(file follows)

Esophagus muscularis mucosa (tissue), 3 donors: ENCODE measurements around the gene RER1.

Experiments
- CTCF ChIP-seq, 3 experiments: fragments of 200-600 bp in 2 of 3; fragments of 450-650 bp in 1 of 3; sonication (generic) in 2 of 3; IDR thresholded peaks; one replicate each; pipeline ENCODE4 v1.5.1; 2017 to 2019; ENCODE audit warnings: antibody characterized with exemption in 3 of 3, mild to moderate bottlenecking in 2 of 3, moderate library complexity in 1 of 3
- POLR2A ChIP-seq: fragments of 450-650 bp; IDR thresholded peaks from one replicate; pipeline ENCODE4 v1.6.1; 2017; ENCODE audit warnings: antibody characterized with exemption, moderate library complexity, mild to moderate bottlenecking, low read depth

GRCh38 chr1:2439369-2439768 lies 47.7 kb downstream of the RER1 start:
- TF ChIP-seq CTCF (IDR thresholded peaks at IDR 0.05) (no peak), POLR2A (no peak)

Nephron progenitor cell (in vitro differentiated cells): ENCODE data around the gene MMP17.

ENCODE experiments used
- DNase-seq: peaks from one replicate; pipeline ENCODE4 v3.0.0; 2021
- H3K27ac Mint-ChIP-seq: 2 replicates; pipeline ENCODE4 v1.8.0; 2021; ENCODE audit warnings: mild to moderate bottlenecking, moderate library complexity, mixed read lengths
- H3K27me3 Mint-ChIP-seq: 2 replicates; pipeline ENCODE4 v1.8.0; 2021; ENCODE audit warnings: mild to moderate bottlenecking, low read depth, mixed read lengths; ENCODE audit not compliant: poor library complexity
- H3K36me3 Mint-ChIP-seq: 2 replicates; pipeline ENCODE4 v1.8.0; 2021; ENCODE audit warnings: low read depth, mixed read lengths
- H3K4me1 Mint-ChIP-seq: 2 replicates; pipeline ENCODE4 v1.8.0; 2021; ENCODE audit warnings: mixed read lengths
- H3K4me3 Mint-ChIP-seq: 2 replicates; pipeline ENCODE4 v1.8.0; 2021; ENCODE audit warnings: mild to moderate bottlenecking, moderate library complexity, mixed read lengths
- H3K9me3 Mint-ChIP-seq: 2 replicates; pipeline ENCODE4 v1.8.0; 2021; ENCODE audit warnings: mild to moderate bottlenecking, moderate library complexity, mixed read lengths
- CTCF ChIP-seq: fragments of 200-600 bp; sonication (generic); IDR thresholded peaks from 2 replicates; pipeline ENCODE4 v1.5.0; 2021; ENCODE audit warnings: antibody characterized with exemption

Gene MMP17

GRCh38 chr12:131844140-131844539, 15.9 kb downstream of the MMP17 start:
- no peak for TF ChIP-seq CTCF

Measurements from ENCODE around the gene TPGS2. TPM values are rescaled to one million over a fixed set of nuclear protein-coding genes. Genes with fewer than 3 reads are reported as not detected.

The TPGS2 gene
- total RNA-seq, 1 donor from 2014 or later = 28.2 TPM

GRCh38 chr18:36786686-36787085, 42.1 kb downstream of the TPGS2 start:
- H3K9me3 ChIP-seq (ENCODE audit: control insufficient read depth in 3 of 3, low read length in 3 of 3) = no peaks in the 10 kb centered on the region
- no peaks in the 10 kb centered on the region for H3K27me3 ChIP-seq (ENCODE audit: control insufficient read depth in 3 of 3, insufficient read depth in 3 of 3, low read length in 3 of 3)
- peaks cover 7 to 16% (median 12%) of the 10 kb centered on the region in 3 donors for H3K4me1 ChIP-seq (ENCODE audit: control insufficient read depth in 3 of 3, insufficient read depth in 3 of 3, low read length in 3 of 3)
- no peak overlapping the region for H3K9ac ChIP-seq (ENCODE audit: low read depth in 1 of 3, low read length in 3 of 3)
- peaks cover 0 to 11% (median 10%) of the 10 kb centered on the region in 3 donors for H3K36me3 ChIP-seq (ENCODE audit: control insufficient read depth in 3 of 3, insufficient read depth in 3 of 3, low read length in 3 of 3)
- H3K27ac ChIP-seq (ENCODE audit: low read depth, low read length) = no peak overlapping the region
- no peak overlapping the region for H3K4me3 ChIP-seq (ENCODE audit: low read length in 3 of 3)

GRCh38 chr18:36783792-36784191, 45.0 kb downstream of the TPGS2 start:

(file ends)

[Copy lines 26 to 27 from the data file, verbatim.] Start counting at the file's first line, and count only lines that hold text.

- peaks cover 7 to 16% (median 12%) of the 10 kb centered on the region in 3 donors for H3K4me1 ChIP-seq (ENCODE audit: control insufficient read depth in 3 of 3, insufficient read depth in 3 of 3, low read length in 3 of 3)
- no peak overlapping the region for H3K9ac ChIP-seq (ENCODE audit: low read depth in 1 of 3, low read length in 3 of 3)